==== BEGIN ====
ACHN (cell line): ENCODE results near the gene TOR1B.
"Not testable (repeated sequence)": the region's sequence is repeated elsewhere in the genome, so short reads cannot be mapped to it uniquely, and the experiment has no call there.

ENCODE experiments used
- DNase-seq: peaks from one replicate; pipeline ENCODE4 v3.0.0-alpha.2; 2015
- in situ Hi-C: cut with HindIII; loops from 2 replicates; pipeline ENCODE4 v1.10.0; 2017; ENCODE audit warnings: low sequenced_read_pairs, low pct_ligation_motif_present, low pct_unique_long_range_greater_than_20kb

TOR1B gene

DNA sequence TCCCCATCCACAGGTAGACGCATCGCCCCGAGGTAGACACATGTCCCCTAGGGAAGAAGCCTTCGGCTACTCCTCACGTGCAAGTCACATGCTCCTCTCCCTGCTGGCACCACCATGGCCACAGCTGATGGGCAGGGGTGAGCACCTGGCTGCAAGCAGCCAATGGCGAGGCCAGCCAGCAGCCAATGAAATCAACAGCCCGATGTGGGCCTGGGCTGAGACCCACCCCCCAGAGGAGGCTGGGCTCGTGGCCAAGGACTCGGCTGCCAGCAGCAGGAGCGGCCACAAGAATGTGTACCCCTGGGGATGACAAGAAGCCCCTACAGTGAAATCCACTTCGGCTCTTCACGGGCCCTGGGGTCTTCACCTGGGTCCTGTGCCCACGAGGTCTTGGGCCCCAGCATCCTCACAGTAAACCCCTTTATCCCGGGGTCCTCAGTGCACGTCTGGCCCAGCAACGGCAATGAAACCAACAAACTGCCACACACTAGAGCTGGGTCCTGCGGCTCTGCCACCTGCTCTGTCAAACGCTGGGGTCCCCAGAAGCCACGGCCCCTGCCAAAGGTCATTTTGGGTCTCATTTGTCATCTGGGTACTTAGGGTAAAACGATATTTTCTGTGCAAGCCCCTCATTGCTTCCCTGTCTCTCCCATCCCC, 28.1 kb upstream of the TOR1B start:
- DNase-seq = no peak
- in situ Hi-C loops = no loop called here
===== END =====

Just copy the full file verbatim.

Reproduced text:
ACHN (cell line): ENCODE results near the gene TOR1B.
"Not testable (repeated sequence)": the region's sequence is repeated elsewhere in the genome, so short reads cannot be mapped to it uniquely, and the experiment has no call there.

ENCODE experiments used
- DNase-seq: peaks from one replicate; pipeline ENCODE4 v3.0.0-alpha.2; 2015
- in situ Hi-C: cut with HindIII; loops from 2 replicates; pipeline ENCODE4 v1.10.0; 2017; ENCODE audit warnings: low sequenced_read_pairs, low pct_ligation_motif_present, low pct_unique_long_range_greater_than_20kb

TOR1B gene

DNA sequence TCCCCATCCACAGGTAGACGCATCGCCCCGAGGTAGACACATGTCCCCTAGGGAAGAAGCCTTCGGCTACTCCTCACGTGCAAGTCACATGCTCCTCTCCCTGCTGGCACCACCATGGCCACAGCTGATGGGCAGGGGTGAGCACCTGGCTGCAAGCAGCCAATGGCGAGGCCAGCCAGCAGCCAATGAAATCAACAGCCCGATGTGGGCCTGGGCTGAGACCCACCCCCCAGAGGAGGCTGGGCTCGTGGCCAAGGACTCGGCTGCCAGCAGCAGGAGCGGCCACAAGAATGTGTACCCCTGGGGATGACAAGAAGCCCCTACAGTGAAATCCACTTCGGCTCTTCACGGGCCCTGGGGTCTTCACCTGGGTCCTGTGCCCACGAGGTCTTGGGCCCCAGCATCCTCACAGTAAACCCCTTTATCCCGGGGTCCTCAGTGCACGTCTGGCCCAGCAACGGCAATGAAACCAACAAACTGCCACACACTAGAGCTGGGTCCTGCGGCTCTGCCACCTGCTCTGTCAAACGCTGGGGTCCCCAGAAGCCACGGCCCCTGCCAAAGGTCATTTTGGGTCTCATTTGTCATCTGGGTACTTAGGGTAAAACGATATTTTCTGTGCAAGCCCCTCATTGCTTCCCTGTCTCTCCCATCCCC, 28.1 kb upstream of the TOR1B start:
- DNase-seq = no peak
- in situ Hi-C loops = no loop called here